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Have your students mastered Simon Says; Red Light, Green Light; and Mother, May I? If so, try out this challenge!
Discuss with students what they want this game to do, since they will be assisting with its design. While understanding that following directions and working on a performance skill such as hopping are included, students will be composing the directions that will be written on their shape cards.
Provide one sheet of each color of construction paper for each student (example: yellow, green, blue, red, and purple). As a class, students select a geometric shape for each of the colors of construction paper. Red construction paper may be cut into a large circle, or green construction paper may be cut into a square etc. Assist students in creating the shapes if needed and/or provide a template for each shape.
Once shapes are made, divide students in small groups of 3-4 and have an adult available to guide the group. Discuss what activity they will attach to each shape. For example, they might want the red circles to address touching your toes ("Bend at your waist and touch your toes 5 times.") Use easel paper to document student suggestions for each activity.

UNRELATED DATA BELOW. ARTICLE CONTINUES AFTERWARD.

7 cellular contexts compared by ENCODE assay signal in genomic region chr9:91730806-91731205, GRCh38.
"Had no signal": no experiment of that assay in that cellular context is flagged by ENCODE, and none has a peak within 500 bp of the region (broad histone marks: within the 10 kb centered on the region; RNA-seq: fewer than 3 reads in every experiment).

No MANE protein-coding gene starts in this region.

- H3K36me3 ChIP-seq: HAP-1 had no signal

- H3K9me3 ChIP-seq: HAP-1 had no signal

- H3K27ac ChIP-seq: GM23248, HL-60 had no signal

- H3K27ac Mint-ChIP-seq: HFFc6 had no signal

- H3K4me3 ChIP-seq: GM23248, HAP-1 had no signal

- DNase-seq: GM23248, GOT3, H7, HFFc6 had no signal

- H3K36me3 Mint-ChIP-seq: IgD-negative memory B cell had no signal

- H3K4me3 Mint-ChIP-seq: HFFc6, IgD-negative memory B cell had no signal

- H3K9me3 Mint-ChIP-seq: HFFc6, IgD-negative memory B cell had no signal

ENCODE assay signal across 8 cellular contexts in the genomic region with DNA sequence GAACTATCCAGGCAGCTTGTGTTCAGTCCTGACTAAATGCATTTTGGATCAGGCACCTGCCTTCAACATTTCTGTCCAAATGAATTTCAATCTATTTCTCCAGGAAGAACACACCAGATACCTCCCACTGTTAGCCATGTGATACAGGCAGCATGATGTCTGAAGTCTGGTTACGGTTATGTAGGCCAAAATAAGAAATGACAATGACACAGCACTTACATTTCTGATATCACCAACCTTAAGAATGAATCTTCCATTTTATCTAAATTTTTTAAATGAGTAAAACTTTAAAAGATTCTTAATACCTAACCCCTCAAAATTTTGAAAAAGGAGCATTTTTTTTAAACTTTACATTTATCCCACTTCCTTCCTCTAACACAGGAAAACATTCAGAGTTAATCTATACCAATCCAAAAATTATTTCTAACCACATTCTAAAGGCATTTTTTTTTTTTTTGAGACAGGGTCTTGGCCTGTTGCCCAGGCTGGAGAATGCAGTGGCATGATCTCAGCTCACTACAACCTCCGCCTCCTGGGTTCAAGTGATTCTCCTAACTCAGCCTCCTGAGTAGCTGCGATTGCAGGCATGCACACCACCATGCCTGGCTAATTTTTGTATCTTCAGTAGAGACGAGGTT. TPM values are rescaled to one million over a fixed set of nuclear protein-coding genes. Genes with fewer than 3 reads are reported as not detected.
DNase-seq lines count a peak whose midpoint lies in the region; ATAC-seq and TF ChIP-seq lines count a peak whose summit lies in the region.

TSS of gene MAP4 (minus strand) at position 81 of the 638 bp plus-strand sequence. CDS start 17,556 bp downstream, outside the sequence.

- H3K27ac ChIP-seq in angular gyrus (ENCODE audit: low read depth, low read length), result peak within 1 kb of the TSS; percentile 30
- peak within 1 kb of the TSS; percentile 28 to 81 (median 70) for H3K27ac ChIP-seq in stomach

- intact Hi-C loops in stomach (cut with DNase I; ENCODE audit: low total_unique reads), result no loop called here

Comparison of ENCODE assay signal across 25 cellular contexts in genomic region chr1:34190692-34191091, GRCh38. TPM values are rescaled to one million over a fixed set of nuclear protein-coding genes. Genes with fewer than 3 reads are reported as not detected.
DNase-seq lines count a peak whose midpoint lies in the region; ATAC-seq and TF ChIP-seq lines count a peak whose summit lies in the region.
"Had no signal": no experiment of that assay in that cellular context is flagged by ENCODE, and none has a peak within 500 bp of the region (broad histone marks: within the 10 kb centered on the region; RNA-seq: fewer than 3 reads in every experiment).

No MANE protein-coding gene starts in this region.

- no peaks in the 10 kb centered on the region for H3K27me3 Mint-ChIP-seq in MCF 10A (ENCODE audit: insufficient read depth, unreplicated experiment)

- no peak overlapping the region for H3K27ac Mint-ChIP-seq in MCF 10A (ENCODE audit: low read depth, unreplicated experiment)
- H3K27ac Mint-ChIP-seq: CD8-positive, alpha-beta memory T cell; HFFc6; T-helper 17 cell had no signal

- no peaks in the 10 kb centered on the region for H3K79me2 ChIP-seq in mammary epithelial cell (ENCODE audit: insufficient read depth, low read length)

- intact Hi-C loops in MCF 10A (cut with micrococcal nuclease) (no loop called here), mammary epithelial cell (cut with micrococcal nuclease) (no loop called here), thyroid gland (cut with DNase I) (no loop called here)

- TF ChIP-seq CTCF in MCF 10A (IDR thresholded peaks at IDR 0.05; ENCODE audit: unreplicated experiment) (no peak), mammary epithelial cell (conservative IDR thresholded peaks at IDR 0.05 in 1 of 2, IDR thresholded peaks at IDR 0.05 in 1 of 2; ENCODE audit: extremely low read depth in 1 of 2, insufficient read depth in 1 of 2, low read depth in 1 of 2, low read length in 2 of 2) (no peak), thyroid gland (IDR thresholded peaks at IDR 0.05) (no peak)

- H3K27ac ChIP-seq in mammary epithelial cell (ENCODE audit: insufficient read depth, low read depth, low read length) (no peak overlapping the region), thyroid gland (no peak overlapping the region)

Adults assist students with writing the directions on their shape cards. Encourage students to vary their directions. For example, if Johnny wants to use his green square to say, "Hop on your right foot 3 times," then ask Mary to vary her directions on the green square to, "Hop on your left foot 3 times," or "hop on your right foot 5 times."
Collect all completed student cards and organize them according to shape. If students have created 5 shape cards each (circle, square, rectangle, rhombus, triangle, etc.), you now have five different games that can be played separately, or in stations, or a mixture of activities if you mix up the cards.
Let's play! When initially playing the game, an adult may want to guide students through the steps. Once students are familiar with the routine, appoint a student to lead classmates through the Color Card Challenge.
Let's make something!
Explore how Lane Smith’s illustrations contribute to the mood created by the words of Jon Scieszka in their book, The Ma
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